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Ask for What You Want and Avoid Conflict

Ask for What You Want and Avoid Conflict

“Failing to ask effectively for what we want is the stuff of low-grade irritation that, over time, can become a source of chronic conflict and tension.” Conflict resolution expert Tammi Lenski made this observation in a recent post to her blog. And it really resonated with me.

Often in our work, we encounter association staff members who are quite frustrated with the technology they are using to do their jobs. One source of this frustration is that they have not been given or feel they have a mechanism for expressing what they want and need from the technology their organizations implement. When selecting an AMS or other technology solution, we always recommend that associations conduct a thorough review of staff’s needs and pain points. You can learn more about that process by reviewing our guide on “How to Choose Association Software.”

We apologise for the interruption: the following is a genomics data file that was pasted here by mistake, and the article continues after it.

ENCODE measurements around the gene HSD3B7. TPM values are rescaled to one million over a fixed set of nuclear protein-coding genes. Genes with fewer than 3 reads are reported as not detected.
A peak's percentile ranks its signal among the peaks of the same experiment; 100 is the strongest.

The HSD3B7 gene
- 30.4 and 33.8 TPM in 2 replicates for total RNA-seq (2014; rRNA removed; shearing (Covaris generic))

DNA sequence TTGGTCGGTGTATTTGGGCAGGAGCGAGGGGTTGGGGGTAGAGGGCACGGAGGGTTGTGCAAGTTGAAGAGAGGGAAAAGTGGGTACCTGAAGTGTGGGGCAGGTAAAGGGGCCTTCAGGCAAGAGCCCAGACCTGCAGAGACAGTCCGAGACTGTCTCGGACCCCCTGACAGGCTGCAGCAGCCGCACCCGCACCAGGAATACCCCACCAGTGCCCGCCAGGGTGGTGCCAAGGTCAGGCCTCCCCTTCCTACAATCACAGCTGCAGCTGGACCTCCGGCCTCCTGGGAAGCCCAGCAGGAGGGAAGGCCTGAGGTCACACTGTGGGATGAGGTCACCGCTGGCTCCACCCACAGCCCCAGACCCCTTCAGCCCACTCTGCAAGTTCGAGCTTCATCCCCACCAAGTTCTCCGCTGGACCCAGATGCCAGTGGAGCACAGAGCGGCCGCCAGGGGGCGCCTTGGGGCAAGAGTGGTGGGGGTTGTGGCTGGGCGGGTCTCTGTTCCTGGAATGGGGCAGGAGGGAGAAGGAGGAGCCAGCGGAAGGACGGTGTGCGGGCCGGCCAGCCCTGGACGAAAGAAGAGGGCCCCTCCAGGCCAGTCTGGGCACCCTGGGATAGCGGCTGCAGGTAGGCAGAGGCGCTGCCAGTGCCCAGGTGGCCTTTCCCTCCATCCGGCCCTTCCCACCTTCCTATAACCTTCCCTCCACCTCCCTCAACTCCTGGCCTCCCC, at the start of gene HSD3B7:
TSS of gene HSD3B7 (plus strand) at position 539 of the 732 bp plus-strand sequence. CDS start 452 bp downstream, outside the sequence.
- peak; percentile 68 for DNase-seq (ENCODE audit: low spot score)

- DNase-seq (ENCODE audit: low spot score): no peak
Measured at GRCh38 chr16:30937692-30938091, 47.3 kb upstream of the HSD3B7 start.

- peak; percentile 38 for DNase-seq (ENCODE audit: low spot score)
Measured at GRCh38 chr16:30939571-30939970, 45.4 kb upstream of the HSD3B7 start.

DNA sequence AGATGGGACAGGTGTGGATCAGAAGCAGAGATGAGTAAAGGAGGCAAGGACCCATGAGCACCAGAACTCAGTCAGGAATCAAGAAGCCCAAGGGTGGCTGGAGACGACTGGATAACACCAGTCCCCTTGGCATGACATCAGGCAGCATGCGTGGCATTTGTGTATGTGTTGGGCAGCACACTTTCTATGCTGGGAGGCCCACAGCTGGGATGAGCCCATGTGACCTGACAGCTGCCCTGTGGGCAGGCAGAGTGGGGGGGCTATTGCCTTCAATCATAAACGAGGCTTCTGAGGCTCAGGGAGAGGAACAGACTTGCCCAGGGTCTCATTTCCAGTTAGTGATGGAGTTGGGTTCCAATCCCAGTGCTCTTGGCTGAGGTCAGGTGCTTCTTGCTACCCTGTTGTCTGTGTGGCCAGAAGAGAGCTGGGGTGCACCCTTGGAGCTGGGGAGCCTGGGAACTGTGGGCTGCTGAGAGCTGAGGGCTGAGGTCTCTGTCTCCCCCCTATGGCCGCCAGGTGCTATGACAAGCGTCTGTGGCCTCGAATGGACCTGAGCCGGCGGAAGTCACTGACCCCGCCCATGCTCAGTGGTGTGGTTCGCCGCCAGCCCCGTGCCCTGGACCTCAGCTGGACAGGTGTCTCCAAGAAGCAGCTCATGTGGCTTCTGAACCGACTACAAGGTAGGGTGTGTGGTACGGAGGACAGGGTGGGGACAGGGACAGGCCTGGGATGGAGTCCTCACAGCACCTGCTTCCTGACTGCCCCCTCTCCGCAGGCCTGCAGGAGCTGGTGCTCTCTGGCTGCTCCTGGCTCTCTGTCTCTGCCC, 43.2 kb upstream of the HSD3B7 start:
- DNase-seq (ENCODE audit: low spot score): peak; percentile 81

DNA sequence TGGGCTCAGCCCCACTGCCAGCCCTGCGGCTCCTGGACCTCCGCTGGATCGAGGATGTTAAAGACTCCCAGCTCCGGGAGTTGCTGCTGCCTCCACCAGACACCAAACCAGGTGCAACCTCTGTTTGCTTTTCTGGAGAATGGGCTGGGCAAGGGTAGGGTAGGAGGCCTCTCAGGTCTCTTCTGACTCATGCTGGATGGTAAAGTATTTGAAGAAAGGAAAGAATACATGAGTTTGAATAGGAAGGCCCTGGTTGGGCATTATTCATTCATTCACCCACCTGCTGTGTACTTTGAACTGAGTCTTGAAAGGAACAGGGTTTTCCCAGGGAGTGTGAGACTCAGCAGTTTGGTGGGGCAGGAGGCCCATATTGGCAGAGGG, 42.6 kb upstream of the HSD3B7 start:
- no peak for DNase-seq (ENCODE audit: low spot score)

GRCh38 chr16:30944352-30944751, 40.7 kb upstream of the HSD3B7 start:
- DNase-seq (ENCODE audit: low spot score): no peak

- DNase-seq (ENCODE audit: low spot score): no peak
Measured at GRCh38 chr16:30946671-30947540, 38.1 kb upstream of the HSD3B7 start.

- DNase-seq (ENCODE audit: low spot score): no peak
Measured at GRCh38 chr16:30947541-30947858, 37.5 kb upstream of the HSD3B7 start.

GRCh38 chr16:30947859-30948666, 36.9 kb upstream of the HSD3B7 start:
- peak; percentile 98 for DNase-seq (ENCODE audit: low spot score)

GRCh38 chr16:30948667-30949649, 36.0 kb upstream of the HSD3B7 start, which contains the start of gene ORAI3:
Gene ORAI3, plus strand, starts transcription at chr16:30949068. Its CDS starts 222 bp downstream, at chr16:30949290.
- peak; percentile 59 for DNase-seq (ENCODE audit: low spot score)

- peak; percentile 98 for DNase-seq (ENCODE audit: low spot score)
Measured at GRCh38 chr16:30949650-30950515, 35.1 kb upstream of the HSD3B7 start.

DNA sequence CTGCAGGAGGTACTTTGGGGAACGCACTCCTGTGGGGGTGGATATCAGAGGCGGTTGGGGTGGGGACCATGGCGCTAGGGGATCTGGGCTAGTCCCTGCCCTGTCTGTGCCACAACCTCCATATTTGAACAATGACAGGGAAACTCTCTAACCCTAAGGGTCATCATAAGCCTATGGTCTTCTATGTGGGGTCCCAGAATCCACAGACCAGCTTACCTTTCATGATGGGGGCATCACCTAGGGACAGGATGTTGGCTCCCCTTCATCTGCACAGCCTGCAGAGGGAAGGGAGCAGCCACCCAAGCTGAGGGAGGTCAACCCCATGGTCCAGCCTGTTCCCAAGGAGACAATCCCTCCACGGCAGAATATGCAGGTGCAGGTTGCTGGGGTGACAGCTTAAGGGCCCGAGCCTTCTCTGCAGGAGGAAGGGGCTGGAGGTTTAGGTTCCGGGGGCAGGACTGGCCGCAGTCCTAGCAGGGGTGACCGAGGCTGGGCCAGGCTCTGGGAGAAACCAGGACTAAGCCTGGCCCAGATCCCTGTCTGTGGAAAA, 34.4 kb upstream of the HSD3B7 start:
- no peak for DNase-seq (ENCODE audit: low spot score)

Aside from creating a culture where people feel like it’s okay to ask for what they want, individuals themselves must become comfortable with the idea. Lenski identifies the main reasons people fail to ask for what they want. According to her, sometimes we fail to ask others for what we want because

  • We don’t want to put someone out.
  • We fear they’ll say no or judge us.
  • We expect they’ll take care of us.
  • We expect them to read our minds and already know what we want or need.

Any of these rationales can ultimately lead to conflict because as Lenski emphasizes “the ability to ask for what we want—directly, confidently, and without aggression or manipulation—is an important factor in preventing and resolving conflict at work and home.”

To be more persuasive in making requests, her best advice is to keep your ask simple and straightforward. So think about what could be preventing you from asking what you want. Whether it’s regarding technology or some other aspect of your work, not asking will only lead to conflict.

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